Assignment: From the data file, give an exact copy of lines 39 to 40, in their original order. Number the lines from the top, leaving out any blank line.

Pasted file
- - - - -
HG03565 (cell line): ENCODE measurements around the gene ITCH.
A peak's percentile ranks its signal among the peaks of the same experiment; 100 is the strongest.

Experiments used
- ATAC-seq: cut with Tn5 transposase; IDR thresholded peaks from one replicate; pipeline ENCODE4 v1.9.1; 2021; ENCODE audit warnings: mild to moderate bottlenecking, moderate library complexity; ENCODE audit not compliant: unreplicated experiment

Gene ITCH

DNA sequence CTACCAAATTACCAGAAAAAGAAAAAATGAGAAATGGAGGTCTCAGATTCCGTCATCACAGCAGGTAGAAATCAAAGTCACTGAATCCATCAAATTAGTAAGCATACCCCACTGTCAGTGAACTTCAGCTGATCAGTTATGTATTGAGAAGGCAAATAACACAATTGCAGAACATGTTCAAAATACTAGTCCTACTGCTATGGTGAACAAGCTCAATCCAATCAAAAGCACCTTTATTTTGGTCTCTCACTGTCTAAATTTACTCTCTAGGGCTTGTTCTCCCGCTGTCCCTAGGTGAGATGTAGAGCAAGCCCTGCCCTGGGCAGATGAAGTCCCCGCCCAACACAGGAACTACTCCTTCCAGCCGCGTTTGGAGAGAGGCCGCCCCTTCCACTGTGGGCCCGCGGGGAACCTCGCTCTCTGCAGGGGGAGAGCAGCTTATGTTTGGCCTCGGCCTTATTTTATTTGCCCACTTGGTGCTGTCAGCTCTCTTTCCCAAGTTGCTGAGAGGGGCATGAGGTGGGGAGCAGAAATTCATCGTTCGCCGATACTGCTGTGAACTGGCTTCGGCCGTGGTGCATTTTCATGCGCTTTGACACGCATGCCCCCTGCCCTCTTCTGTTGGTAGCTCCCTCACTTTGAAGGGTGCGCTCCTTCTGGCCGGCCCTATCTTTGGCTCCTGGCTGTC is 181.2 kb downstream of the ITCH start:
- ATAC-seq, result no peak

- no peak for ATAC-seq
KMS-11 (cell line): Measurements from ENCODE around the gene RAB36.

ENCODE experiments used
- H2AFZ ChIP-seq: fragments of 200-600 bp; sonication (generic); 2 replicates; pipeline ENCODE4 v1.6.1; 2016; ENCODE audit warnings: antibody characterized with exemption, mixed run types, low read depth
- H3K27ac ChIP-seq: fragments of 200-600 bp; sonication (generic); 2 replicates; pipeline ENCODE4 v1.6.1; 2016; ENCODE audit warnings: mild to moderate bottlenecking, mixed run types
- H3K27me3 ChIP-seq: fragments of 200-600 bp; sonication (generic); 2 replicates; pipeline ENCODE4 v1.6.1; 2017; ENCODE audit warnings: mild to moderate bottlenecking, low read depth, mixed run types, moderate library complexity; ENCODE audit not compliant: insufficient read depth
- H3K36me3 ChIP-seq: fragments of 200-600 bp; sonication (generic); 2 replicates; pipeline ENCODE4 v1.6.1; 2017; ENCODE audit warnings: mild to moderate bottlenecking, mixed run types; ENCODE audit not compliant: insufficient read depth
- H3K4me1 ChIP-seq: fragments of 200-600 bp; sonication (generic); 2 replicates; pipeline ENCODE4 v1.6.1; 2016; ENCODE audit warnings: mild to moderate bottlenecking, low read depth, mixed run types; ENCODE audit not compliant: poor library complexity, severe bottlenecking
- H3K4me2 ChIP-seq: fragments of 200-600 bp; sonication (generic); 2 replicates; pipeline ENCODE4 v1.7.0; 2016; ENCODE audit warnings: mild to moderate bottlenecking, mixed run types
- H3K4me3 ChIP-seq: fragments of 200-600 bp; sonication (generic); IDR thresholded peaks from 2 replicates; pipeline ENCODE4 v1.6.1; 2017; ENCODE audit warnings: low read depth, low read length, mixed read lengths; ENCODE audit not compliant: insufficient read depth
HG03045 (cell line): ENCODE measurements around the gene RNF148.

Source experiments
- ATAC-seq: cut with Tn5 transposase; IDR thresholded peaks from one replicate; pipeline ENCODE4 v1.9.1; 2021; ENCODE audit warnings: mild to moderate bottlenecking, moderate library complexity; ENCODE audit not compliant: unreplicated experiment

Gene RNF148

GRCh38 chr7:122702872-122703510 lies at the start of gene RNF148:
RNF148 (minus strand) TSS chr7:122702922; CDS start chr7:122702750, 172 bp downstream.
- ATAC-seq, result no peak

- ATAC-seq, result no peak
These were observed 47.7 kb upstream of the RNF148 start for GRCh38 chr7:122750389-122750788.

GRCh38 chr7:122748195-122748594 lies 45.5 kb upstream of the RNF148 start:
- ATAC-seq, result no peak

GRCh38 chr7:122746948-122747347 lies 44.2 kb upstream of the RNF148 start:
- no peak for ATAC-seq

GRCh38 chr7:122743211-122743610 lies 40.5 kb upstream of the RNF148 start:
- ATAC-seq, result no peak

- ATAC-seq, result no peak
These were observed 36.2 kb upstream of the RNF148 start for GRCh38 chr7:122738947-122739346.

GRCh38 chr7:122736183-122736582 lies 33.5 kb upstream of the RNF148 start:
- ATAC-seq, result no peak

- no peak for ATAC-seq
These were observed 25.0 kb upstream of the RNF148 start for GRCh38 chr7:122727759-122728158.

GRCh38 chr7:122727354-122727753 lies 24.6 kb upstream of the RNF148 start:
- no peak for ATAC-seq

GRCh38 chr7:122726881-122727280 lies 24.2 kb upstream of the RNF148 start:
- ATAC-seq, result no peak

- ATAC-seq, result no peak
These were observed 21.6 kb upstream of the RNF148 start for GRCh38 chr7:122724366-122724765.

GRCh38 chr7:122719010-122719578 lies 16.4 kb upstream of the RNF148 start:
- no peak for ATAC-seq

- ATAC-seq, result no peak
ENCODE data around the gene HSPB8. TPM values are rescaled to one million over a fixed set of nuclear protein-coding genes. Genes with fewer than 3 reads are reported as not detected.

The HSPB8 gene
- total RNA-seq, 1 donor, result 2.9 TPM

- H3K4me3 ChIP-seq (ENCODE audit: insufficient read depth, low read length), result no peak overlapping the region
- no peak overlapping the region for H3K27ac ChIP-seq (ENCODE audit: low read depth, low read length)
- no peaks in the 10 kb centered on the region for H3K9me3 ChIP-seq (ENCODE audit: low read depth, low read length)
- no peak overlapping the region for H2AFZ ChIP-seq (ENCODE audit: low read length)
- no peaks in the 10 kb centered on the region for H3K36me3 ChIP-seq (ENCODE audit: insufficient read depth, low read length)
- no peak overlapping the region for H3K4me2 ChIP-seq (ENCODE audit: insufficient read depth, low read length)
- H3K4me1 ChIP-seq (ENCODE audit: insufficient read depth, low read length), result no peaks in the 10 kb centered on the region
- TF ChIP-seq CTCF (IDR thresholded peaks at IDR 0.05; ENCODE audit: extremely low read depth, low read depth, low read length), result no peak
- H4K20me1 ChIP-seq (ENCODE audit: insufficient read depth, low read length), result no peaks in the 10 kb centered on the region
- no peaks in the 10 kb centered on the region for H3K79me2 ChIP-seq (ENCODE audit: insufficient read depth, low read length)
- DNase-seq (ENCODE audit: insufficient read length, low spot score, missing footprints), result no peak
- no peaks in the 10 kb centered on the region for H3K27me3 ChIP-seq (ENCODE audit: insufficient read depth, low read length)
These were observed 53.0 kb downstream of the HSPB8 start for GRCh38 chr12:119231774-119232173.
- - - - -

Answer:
GRCh38 chr7:122727354-122727753 lies 24.6 kb upstream of the RNF148 start:
- no peak for ATAC-seq